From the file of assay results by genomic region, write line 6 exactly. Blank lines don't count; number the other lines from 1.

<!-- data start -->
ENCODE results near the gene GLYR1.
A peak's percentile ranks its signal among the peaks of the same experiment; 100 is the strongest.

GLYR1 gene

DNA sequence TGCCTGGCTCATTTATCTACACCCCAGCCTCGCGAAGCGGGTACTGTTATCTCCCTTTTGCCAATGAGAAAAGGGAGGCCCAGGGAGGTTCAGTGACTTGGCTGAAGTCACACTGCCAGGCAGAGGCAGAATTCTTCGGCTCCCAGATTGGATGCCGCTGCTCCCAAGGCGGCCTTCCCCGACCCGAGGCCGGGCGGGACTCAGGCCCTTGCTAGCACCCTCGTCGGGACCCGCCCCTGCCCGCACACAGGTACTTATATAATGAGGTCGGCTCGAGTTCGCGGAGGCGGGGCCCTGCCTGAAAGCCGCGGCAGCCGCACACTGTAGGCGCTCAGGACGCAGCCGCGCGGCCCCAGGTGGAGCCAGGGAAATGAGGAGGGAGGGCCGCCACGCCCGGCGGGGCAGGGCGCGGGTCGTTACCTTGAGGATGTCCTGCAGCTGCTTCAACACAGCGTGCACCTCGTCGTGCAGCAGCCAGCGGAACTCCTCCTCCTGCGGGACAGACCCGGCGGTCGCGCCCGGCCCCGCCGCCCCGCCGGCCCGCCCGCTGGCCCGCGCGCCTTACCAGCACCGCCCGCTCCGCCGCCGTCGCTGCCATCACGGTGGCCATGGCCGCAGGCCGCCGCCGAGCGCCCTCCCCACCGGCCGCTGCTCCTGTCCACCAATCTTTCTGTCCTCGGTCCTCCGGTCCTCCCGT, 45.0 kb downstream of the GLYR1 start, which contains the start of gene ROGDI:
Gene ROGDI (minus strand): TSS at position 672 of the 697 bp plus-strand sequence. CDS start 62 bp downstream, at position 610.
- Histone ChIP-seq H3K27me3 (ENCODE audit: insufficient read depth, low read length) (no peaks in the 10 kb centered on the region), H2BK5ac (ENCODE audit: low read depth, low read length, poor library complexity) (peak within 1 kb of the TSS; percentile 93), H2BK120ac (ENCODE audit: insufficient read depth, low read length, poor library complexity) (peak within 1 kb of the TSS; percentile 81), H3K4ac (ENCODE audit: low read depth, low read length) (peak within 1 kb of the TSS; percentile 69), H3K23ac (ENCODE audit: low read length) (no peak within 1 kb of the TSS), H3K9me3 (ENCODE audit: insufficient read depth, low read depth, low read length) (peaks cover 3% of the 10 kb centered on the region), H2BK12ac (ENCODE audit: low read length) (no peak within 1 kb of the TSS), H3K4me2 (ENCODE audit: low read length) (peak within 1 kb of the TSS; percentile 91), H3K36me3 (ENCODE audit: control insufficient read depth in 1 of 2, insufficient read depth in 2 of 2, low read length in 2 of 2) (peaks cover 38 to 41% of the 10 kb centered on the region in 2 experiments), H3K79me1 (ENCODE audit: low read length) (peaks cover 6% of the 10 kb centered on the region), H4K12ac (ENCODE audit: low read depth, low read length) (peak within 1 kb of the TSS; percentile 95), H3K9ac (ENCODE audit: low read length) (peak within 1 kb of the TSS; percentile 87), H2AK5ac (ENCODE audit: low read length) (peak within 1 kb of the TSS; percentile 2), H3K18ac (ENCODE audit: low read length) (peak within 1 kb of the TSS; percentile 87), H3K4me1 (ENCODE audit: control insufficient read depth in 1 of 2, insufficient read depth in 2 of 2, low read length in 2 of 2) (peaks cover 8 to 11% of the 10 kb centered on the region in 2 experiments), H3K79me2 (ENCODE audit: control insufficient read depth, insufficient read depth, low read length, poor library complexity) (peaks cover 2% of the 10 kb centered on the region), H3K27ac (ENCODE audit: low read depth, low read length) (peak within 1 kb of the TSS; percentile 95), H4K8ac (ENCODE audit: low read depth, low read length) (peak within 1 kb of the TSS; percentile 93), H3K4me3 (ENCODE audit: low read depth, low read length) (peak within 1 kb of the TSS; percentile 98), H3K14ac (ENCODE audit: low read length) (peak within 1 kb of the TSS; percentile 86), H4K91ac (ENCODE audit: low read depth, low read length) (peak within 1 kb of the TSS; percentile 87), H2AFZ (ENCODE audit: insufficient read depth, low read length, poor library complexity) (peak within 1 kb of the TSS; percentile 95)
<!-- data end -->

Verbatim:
- Histone ChIP-seq H3K27me3 (ENCODE audit: insufficient read depth, low read length) (no peaks in the 10 kb centered on the region), H2BK5ac (ENCODE audit: low read depth, low read length, poor library complexity) (peak within 1 kb of the TSS; percentile 93), H2BK120ac (ENCODE audit: insufficient read depth, low read length, poor library complexity) (peak within 1 kb of the TSS; percentile 81), H3K4ac (ENCODE audit: low read depth, low read length) (peak within 1 kb of the TSS; percentile 69), H3K23ac (ENCODE audit: low read length) (no peak within 1 kb of the TSS), H3K9me3 (ENCODE audit: insufficient read depth, low read depth, low read length) (peaks cover 3% of the 10 kb centered on the region), H2BK12ac (ENCODE audit: low read length) (no peak within 1 kb of the TSS), H3K4me2 (ENCODE audit: low read length) (peak within 1 kb of the TSS; percentile 91), H3K36me3 (ENCODE audit: control insufficient read depth in 1 of 2, insufficient read depth in 2 of 2, low read length in 2 of 2) (peaks cover 38 to 41% of the 10 kb centered on the region in 2 experiments), H3K79me1 (ENCODE audit: low read length) (peaks cover 6% of the 10 kb centered on the region), H4K12ac (ENCODE audit: low read depth, low read length) (peak within 1 kb of the TSS; percentile 95), H3K9ac (ENCODE audit: low read length) (peak within 1 kb of the TSS; percentile 87), H2AK5ac (ENCODE audit: low read length) (peak within 1 kb of the TSS; percentile 2), H3K18ac (ENCODE audit: low read length) (peak within 1 kb of the TSS; percentile 87), H3K4me1 (ENCODE audit: control insufficient read depth in 1 of 2, insufficient read depth in 2 of 2, low read length in 2 of 2) (peaks cover 8 to 11% of the 10 kb centered on the region in 2 experiments), H3K79me2 (ENCODE audit: control insufficient read depth, insufficient read depth, low read length, poor library complexity) (peaks cover 2% of the 10 kb centered on the region), H3K27ac (ENCODE audit: low read depth, low read length) (peak within 1 kb of the TSS; percentile 95), H4K8ac (ENCODE audit: low read depth, low read length) (peak within 1 kb of the TSS; percentile 93), H3K4me3 (ENCODE audit: low read depth, low read length) (peak within 1 kb of the TSS; percentile 98), H3K14ac (ENCODE audit: low read length) (peak within 1 kb of the TSS; percentile 86), H4K91ac (ENCODE audit: low read depth, low read length) (peak within 1 kb of the TSS; percentile 87), H2AFZ (ENCODE audit: insufficient read depth, low read length, poor library complexity) (peak within 1 kb of the TSS; percentile 95)